Unhappiness is an inside job. But you’d hardly know it. We’re so used to blaming others for our state. “I don’t like my job—I work with a pitiful group of people.” “I hate this town. It’s full of lousy people.” Or “I stopped going to that church. It was full of nothing but hypocrites!” Like they say: “It’s hard to soar with eagles when you’re surrounded by turkeys.”
A man entered a village and went to the monastery on the edge of town, where he was welcomed by an old monk, the wise man of the village. The visitor said, “I am deciding whether I should move here or not. I’m wondering what kind of neighborhood this is. Can you tell me about the people here?”
The old monk said, “Tell me what kind of people lived where you came from.” The visitor said, “Oh, they were highway robbers, cheats and liars.” The monk said, “You know, those are exactly the same kinds of people who live here.” The visitor left the village and never came back.
Half an hour later, another man entered the village. He sought out the wise old man and said, “I’m thinking of moving here. Can you tell me what kind of people live here?” Again the monk said, “Tell me what kind of people lived where you came from.” The visitor said, “Oh, they were the kindest, gentlest, most compassionate, most loving people. I shall miss them terribly. The old monk said, “Those are exactly the kinds of people who live here, too.”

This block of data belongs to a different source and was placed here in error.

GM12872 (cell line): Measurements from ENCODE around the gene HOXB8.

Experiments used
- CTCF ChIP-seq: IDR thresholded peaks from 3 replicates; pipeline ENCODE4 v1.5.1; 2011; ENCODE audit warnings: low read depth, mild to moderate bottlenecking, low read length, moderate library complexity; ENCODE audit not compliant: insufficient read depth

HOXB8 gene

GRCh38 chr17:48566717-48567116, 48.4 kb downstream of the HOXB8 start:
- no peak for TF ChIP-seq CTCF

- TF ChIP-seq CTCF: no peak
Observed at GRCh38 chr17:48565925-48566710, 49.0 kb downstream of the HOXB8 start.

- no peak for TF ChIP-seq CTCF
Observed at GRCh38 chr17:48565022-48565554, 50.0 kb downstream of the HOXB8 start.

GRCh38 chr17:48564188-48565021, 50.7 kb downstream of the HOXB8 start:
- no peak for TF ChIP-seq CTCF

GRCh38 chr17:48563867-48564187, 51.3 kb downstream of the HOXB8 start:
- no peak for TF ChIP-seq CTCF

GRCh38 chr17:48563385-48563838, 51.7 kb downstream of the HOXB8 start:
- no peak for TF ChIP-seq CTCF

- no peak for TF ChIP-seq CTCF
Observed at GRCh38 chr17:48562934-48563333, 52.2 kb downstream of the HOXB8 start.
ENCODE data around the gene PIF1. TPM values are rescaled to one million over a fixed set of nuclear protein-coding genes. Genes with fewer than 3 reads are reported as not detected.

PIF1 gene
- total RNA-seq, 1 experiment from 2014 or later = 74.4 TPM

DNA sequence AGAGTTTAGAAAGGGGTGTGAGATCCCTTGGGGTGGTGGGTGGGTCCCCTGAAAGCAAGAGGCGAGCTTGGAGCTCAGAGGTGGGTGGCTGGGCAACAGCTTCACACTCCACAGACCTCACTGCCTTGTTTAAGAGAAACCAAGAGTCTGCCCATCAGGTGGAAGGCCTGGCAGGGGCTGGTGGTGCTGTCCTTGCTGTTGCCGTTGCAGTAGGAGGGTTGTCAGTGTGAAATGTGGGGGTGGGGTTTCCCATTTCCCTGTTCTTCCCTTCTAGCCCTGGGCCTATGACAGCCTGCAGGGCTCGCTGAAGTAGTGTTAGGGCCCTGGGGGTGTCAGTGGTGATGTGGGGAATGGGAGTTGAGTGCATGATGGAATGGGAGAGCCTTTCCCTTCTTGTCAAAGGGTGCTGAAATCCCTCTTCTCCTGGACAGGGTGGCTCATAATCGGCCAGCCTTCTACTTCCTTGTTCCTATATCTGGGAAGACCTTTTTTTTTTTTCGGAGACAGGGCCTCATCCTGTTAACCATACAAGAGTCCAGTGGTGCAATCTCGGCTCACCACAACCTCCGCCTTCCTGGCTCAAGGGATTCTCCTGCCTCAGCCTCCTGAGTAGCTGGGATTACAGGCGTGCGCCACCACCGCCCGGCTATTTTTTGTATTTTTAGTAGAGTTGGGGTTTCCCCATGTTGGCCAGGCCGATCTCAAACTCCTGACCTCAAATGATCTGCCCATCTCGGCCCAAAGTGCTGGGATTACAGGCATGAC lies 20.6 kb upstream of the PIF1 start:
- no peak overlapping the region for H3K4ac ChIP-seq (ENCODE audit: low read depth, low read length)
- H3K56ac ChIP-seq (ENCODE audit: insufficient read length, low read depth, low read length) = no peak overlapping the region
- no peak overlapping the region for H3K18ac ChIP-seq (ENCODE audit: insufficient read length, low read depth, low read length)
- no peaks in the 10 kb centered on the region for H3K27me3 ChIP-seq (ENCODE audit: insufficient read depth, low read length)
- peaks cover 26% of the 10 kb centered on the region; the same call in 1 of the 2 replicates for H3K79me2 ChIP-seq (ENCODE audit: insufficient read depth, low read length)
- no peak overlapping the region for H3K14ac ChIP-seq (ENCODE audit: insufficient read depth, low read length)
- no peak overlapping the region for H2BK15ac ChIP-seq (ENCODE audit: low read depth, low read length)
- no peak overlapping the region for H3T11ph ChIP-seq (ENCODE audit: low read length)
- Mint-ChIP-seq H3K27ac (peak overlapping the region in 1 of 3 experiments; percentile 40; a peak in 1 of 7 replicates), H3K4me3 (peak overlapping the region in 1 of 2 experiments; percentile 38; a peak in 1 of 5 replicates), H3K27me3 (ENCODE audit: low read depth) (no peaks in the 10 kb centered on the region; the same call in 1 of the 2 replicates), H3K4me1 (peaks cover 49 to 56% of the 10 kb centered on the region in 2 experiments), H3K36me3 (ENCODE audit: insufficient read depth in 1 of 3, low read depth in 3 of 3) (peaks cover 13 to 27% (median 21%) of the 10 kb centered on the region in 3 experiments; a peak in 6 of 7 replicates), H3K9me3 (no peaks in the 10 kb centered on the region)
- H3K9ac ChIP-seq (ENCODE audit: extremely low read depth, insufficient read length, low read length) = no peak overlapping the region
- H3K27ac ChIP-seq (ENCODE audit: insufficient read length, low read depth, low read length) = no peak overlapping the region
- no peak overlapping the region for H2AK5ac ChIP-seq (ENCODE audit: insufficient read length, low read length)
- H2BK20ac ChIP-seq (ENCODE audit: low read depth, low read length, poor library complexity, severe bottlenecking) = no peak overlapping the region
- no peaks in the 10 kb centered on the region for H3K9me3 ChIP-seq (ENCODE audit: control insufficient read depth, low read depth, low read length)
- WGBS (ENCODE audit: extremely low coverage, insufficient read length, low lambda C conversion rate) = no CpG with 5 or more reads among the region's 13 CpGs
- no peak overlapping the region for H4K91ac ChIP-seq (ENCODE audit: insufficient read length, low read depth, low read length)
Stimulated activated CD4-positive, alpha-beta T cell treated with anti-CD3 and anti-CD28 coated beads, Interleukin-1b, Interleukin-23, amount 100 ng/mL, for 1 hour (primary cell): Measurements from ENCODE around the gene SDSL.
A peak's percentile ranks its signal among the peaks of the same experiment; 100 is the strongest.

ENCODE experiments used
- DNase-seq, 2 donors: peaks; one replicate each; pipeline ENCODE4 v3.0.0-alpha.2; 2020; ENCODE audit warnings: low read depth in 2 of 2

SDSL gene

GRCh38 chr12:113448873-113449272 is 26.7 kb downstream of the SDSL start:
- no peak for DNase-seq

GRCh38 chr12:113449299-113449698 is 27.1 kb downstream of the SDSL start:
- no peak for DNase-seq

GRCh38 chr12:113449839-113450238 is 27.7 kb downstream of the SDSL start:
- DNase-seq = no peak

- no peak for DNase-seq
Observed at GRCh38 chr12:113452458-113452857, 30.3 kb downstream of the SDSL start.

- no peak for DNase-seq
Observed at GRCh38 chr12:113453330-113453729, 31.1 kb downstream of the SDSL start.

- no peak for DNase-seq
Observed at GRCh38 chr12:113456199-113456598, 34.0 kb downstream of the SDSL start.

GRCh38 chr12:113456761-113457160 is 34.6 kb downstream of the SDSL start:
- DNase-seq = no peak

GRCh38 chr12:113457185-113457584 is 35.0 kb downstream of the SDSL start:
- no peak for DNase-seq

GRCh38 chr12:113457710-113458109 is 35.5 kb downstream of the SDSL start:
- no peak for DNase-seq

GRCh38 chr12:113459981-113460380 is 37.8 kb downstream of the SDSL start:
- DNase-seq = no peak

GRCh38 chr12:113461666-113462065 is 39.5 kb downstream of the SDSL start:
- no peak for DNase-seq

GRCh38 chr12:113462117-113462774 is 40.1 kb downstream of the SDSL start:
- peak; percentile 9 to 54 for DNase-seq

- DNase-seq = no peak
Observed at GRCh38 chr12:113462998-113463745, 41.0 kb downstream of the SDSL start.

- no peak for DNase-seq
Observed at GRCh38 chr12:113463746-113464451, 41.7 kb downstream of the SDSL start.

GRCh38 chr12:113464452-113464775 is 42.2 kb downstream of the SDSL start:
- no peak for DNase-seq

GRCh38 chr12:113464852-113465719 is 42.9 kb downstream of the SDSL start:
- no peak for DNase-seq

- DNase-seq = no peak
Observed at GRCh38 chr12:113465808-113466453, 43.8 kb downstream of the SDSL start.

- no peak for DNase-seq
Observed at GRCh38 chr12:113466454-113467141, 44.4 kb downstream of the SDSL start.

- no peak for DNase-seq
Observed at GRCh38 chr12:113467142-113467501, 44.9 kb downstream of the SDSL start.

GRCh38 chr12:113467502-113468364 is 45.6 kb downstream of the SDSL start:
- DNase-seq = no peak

When we recognize the divine source of happiness within us, we can recognize and hail that same divine light in others–even those who have not found their innate joy and try, therefore, to drag others down to their sad level. The remarkable secret is, you don’t have to go there!
Isn’t it wondrous that our happiness isn’t dependent on anyone else? The light of Christ is within each of us. We carry it with us wherever we go, and it is able to sustain our joy in any situation, in any neighborhood, among any people.
Susie Middleton says
Ginny Lovas says
Absolutley agree! Ginny
Arden Broecking says
Michele Bunn says
This certainly brings home the point about receiving what you reflect. And in your usual, simply profound self David, you have brought the message home once again. Thank you.
Martha Cook says
Two days ago, we got back from Vermont where it seemed that everyone we met was welcoming and kind to an extraordinary degree. My brother took his daughters to Manhattan yesterday, but first warned them that they had certainly had the last of charming people. How I wish I had had your blog to show them!